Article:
Explaining Spain's Inflation
(José Ignacio Soler, Venezuela
02/20/22 10:38 AM)
John E I asked in my last post why inflation is so high in Spain, compared to other countries in the eurozone. Before the opinions of the expert economists of the Forum arrive, I dare to offer my thoughts.
Inflation in Spain closed the 2021 with an increase of 6.7%. In Germany it was 5.3%, in Italy 4.2% and in France 2.8%, to cite a few examples. The reason, according to experts, is due to the increase in the cost of energy (electricity, gas, diesel, gasoline, etc.) that has a great impact on industry (production and transport). Indeed, the cost of energy in Spain is one of the highest in the EU and there are also no expectations that it will decrease, despite the lies of the president who promised last December that it would drop to the level of two years ago.
The reason behind this lack of capacity to resolve this issue is surely because Spain sets energy prices differently from other countries and the most important marker of these prices is gas, which has risen significantly in recent months. It will likely rise even more due to the conflict in Ukraine.
Of course there are other macro and micro economic factors, among them the relatively low productivity of some industrial sectors, goods and services, where the poor economic investment and labor policies of the government have had a significant impact. However, not everything is the responsibility of the government, especially tourism, which before the pandemic had represented almost 13% of GDP. In 2021 it was reduced by almost 60%, and this must have had a significant impact on employment and consumption. Surely all this contributes to reducing the competitiveness of Spanish companies and industries, while in other countries they have been better prepared to combat this economic phenomenon.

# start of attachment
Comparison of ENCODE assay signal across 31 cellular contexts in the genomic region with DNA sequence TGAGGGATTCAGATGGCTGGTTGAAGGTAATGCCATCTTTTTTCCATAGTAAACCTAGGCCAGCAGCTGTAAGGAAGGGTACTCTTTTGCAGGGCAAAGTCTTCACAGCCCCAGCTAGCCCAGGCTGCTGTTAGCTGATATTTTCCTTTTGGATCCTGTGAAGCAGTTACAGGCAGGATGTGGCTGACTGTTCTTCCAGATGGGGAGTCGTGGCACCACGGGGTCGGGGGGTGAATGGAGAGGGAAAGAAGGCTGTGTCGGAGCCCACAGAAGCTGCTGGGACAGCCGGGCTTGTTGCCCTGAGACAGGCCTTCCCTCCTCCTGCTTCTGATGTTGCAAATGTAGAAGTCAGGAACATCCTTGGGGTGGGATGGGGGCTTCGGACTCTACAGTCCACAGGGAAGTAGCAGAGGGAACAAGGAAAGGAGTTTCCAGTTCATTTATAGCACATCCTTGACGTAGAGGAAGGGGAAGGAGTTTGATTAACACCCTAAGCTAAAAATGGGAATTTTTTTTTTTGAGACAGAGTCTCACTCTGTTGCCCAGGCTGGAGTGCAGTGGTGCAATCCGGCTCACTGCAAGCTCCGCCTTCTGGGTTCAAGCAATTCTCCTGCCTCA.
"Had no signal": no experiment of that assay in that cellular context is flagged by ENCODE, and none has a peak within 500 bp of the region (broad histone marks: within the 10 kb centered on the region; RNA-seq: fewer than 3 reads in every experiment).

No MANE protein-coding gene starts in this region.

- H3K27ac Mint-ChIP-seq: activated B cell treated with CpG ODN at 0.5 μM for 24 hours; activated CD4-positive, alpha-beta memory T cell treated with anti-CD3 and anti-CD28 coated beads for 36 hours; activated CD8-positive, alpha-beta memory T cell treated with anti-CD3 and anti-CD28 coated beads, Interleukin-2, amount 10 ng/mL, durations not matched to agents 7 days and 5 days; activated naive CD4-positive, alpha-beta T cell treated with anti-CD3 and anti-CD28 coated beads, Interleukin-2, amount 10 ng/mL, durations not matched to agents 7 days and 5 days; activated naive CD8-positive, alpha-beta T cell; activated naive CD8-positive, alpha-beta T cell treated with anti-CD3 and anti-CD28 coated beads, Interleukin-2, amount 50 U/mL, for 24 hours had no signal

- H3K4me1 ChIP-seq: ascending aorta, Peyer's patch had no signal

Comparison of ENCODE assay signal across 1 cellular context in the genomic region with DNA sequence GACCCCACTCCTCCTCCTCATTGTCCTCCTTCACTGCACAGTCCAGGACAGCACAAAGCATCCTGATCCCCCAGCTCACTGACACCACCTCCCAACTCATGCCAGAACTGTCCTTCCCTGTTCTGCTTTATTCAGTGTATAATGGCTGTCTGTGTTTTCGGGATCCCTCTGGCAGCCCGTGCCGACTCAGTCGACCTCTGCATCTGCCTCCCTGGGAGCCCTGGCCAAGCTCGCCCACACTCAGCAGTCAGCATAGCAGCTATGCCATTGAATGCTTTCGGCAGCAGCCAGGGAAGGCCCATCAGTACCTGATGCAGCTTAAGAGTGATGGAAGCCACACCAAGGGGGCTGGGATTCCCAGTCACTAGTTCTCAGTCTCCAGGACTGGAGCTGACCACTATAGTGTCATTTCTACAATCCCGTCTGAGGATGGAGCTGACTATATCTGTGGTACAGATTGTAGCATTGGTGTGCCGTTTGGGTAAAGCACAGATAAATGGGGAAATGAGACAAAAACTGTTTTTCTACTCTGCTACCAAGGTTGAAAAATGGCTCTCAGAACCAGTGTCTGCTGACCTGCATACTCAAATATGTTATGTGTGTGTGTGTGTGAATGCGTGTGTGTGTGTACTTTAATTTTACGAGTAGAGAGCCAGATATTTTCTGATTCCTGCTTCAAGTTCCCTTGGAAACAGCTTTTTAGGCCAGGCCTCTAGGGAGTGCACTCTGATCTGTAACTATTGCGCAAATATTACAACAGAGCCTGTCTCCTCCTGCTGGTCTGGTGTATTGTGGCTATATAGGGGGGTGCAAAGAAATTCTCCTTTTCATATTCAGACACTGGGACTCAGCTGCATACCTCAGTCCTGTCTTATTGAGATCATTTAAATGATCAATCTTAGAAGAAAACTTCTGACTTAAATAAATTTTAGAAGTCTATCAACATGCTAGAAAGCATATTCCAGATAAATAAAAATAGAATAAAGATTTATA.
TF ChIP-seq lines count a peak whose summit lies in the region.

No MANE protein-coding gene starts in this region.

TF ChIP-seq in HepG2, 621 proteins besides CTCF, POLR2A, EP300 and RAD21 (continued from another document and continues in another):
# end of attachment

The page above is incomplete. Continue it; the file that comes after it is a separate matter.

JE comments: One would think the decline in tourism would pull prices downward, with fewer tourist euros entering the economy. From the chart below, only Belgium has a higher inflation rate than Spain in Western Europe, although the East has all the West beat--even Estonia and Lithuania, which have adopted the euro.
Inflation Rate - Countries - List | Europe (tradingeconomics.com)
Possibly Ángel Viñas could give us a snapshot of the consumer mindset in Belgium?
- In Spanish Politics, the PP is the Obstructionist Party (Jose Manuel de Prada, -Spain 02/22/22 9:16 AM)
As I said in my initial post on this subject, I am no enthusiast of Pedro Sánchez, although I voted for the Socialists in the 2019 elections, choosing them as the less bad option.
I do not try to exculpate him by referring to the dumbness, mendacity or mediocrity of his opponents on the right. I simply point out the sad aspect of current Spanish politics.